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I have a code snippet that strangely works one way on a fedora 6 machine and another way on a fedora 8 machine.

void Form1::SendToApp()
{
  vector<int> isciistream;
  vector<int> fontstream;
  cout<<"Entering Form1::SendToApp()"<<endl;
  isciistream=wwnd->OnOK();
  isciistream.push_back(32);
  char str[255]="";
  cout<<"Size of IsciiStream:"<<isciistream.size()<<endl;
  for (int i=0;i<(int)isciistream.size();i++)
  {
    sprintf(str,"%s%c",str,isciistream[i]);
    cout << "isciistream[i] :" << isciistream[i]<< " str:"<<str[i]<<endl;
  }

 QString temp=str;
const char *foo = temp.ascii();
cout<<"foo:"<<(int)foo[0]<<","<<(int)foo[1]<<","<<(int)foo[2]<<endl;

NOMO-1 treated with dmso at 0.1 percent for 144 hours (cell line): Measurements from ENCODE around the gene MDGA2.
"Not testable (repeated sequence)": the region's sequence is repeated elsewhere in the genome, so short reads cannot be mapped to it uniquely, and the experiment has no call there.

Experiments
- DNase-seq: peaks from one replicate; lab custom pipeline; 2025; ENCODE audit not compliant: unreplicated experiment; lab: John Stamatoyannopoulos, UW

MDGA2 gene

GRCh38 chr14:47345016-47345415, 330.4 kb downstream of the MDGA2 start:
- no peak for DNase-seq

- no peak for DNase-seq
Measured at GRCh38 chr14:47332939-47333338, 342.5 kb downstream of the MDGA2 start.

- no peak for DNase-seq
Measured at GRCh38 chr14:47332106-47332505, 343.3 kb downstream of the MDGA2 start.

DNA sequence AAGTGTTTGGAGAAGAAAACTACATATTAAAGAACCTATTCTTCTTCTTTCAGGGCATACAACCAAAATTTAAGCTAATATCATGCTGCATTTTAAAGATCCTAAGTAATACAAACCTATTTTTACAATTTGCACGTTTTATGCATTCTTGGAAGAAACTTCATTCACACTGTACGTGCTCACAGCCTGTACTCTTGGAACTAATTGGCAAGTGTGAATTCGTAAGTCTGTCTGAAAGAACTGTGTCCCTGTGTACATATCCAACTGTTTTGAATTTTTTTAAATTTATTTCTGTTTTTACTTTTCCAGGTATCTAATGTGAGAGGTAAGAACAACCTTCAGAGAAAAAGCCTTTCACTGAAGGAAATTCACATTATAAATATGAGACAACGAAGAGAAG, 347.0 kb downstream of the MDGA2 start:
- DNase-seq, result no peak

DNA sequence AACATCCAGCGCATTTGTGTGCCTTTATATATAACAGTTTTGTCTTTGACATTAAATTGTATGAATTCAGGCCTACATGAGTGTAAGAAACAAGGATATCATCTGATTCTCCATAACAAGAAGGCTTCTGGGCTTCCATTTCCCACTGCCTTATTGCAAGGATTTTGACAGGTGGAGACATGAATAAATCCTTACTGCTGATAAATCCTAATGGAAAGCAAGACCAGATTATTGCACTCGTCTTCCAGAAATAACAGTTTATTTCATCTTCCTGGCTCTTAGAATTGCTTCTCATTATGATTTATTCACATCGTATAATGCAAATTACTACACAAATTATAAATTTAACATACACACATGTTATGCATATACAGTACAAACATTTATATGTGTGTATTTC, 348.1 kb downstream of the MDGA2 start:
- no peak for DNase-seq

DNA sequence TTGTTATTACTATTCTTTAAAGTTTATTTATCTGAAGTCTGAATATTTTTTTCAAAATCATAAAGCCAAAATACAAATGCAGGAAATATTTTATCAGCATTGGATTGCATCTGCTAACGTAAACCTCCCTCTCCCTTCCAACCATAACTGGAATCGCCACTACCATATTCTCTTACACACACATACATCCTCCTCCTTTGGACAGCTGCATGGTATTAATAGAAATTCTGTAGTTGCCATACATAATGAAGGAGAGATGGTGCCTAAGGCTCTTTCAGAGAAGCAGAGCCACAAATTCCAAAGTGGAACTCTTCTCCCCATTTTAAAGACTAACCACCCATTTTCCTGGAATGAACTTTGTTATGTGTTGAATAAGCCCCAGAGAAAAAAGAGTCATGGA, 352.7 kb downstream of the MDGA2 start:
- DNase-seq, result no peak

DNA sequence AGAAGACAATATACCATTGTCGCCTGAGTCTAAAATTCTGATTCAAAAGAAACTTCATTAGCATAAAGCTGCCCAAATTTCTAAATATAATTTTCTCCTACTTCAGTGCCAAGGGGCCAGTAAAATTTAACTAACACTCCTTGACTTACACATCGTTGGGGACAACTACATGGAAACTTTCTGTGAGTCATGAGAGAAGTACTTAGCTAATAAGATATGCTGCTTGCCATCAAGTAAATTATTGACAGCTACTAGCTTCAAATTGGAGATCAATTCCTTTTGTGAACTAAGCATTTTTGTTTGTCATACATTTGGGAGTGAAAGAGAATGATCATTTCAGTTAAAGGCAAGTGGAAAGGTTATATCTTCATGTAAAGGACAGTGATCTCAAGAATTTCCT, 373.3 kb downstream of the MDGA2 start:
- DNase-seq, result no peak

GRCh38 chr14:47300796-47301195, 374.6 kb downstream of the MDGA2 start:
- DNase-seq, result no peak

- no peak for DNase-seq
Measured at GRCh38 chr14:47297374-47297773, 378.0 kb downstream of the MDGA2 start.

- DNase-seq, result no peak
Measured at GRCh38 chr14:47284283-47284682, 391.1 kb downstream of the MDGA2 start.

}

for eg. if isciistream.size=3
isciistream[0]=204
isciistream[1]=32
isciistream[2]=32

on a fedora 6 machine the output i get is
foo: -52,32,32
which is correct.
in a fedora 8 machine i get
foo:32,0,43
I'm not sure why...

any help is appreciated

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Last Post by AutoC
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> sprintf(str,"%s%c",str,isciistream);
1. Almost all C library functions have undefined behaviour when the source and destination overlap. You're reading from the string you're printing into.

2. QString temp=str;
> const char *foo = temp.ascii();
If you print out the bytes of str before this, are they OK?
Perhaps QString defaults to a wide char on F8

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2. no..theyre messed up.
it says -52,0,0

1. BRILLIANT!

i used a temp variable for the sprint f and it worked!!!!!!!! thanks a ton!

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